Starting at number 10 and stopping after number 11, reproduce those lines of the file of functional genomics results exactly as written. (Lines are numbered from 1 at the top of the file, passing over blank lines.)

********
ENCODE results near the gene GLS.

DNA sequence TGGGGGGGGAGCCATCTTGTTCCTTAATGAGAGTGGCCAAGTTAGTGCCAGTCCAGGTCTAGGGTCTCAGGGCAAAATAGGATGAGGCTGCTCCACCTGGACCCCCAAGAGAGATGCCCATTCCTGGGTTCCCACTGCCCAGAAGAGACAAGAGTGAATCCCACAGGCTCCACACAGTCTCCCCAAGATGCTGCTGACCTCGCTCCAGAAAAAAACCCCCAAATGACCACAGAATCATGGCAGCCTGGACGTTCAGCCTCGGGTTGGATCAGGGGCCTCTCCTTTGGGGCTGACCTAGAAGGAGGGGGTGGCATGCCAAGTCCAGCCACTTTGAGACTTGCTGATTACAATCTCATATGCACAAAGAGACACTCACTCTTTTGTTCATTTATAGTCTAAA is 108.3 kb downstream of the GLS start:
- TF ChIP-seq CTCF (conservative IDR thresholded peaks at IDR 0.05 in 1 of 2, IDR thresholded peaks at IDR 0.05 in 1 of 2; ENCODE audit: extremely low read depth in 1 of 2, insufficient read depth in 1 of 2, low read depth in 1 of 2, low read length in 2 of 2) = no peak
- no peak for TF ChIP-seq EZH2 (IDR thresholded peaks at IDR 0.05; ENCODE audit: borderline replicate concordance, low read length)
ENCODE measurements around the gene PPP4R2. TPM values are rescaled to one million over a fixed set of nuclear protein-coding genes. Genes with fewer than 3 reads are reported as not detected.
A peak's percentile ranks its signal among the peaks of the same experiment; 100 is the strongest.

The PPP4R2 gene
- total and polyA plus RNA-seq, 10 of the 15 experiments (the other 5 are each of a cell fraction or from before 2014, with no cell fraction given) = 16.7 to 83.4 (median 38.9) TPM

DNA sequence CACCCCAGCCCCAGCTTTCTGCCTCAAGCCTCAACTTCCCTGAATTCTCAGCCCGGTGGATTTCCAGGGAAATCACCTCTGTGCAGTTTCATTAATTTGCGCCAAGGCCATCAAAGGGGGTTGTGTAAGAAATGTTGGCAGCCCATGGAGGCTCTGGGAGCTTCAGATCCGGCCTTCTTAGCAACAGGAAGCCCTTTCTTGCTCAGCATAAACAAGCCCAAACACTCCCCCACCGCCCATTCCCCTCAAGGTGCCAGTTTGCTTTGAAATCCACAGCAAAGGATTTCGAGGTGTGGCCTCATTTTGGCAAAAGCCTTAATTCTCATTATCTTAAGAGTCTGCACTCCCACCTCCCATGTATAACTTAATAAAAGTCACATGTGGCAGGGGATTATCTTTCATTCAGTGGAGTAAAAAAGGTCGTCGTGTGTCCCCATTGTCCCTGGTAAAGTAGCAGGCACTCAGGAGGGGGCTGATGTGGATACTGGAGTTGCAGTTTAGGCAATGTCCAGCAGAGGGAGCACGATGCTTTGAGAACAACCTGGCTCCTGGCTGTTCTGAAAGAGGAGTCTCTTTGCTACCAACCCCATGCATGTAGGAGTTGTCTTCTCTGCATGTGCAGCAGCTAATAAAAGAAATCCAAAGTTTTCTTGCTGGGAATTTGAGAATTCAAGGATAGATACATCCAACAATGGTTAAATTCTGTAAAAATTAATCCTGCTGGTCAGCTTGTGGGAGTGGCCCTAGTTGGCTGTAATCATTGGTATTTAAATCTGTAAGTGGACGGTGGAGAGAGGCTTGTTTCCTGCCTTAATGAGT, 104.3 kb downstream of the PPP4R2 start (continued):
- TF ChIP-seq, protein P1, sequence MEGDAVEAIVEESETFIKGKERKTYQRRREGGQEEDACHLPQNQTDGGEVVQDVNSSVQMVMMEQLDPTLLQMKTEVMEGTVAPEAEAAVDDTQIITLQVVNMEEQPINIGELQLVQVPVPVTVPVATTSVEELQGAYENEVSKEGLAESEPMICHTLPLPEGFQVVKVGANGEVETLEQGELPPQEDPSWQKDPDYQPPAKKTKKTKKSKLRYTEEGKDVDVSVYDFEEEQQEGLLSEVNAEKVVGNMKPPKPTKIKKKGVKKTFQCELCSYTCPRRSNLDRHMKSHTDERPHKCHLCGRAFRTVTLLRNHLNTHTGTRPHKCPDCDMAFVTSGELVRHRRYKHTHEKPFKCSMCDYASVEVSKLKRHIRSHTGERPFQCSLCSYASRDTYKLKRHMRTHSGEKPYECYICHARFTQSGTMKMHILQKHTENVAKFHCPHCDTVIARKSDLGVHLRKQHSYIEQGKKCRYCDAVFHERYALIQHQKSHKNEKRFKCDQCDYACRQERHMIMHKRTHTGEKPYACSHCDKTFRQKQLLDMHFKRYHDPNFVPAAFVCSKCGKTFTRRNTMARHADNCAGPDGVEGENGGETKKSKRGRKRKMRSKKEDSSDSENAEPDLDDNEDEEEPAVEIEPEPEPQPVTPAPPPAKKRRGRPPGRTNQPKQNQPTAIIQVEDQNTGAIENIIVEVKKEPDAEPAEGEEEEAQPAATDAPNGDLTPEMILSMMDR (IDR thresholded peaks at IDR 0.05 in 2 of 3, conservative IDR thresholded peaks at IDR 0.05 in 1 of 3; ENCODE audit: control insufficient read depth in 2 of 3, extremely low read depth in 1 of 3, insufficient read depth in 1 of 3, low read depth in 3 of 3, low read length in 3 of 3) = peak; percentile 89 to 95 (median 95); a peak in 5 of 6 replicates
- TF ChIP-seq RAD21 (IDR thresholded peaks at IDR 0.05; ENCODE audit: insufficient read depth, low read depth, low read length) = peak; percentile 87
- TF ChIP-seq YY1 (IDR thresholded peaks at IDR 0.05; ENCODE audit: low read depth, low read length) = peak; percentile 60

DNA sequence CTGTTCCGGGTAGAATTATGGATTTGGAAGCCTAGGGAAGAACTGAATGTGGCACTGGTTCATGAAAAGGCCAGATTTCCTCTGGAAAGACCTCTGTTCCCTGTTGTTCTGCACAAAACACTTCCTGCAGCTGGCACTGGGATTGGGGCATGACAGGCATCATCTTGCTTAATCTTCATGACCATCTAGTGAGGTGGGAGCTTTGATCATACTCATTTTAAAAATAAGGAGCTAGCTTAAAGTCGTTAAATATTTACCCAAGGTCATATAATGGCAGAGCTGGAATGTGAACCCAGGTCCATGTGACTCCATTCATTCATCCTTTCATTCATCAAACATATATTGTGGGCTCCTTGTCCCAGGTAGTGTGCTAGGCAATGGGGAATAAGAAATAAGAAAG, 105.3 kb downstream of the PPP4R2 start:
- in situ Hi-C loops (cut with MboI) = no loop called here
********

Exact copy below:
- TF ChIP-seq, protein P1, sequence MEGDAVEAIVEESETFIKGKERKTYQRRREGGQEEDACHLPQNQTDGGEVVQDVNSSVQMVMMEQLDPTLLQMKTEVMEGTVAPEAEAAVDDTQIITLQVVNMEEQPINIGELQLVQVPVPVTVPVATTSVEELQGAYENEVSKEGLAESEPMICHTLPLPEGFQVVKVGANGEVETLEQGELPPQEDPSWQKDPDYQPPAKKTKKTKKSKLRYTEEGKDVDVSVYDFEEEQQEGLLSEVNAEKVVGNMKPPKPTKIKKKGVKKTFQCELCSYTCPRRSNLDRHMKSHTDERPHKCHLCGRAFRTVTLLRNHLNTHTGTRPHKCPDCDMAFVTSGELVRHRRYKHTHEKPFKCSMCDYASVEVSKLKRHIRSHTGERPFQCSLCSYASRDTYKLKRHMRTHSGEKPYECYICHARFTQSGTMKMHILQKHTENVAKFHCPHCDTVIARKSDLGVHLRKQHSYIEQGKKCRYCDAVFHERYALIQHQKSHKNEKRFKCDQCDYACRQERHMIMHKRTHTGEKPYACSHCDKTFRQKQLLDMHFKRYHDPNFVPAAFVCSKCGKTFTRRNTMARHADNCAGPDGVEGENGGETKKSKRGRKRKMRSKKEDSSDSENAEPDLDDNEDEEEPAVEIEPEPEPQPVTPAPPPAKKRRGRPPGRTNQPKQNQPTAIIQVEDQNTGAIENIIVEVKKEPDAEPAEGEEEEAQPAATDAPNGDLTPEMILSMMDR (IDR thresholded peaks at IDR 0.05 in 2 of 3, conservative IDR thresholded peaks at IDR 0.05 in 1 of 3; ENCODE audit: control insufficient read depth in 2 of 3, extremely low read depth in 1 of 3, insufficient read depth in 1 of 3, low read depth in 3 of 3, low read length in 3 of 3) = peak; percentile 89 to 95 (median 95); a peak in 5 of 6 replicates
- TF ChIP-seq RAD21 (IDR thresholded peaks at IDR 0.05; ENCODE audit: insufficient read depth, low read depth, low read length) = peak; percentile 87